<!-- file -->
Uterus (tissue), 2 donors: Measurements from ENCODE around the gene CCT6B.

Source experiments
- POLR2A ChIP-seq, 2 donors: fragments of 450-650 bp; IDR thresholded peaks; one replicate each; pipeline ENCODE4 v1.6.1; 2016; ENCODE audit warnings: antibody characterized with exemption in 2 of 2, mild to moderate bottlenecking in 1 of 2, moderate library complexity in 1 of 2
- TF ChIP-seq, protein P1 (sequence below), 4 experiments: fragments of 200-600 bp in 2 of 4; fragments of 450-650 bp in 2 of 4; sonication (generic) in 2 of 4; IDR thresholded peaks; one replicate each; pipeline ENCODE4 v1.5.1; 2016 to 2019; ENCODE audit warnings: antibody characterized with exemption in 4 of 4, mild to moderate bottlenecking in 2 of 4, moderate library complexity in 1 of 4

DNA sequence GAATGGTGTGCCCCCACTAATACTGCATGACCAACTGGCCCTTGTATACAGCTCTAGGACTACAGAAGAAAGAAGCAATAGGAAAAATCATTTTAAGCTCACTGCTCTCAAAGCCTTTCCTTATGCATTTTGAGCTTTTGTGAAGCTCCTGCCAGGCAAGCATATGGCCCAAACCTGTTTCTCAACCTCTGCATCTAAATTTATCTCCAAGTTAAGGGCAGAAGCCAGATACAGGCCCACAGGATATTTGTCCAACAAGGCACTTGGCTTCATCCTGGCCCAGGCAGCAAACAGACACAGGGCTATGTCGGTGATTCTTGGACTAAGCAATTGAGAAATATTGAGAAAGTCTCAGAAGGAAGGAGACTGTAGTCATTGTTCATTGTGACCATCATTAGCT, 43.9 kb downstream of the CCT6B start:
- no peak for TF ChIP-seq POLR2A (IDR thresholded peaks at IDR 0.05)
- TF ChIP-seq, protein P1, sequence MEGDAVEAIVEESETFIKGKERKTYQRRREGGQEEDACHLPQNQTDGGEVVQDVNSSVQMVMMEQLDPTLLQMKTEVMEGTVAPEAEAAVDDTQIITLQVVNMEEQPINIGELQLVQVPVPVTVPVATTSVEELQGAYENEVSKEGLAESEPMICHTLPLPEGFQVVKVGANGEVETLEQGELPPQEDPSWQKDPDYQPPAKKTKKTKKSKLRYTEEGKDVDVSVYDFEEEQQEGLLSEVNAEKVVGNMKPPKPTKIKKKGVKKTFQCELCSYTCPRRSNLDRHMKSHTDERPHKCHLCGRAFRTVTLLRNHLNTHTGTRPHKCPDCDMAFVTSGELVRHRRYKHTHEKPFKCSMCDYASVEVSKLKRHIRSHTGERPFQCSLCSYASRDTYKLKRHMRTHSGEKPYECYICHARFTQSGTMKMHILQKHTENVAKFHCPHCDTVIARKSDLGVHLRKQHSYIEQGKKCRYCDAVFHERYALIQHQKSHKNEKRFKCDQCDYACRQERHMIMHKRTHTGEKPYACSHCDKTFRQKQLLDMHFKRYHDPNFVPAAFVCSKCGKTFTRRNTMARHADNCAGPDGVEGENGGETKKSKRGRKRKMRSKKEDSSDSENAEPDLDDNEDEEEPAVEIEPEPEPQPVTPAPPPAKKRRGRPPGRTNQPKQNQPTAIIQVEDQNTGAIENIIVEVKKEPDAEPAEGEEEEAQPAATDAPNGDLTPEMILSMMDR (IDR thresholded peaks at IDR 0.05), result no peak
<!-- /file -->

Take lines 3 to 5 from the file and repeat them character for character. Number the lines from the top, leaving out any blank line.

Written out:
- POLR2A ChIP-seq, 2 donors: fragments of 450-650 bp; IDR thresholded peaks; one replicate each; pipeline ENCODE4 v1.6.1; 2016; ENCODE audit warnings: antibody characterized with exemption in 2 of 2, mild to moderate bottlenecking in 1 of 2, moderate library complexity in 1 of 2
- TF ChIP-seq, protein P1 (sequence below), 4 experiments: fragments of 200-600 bp in 2 of 4; fragments of 450-650 bp in 2 of 4; sonication (generic) in 2 of 4; IDR thresholded peaks; one replicate each; pipeline ENCODE4 v1.5.1; 2016 to 2019; ENCODE audit warnings: antibody characterized with exemption in 4 of 4, mild to moderate bottlenecking in 2 of 4, moderate library complexity in 1 of 4

DNA sequence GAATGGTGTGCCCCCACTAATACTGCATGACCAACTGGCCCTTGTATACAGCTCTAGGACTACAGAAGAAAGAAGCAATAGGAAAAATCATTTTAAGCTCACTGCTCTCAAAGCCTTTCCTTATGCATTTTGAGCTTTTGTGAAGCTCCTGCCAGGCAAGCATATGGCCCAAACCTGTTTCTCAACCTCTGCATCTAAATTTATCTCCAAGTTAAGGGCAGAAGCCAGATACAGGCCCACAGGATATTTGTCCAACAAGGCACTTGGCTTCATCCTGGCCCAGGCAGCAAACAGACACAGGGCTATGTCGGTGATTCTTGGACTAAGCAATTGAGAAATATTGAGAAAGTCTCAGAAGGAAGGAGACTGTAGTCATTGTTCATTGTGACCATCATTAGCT, 43.9 kb downstream of the CCT6B start: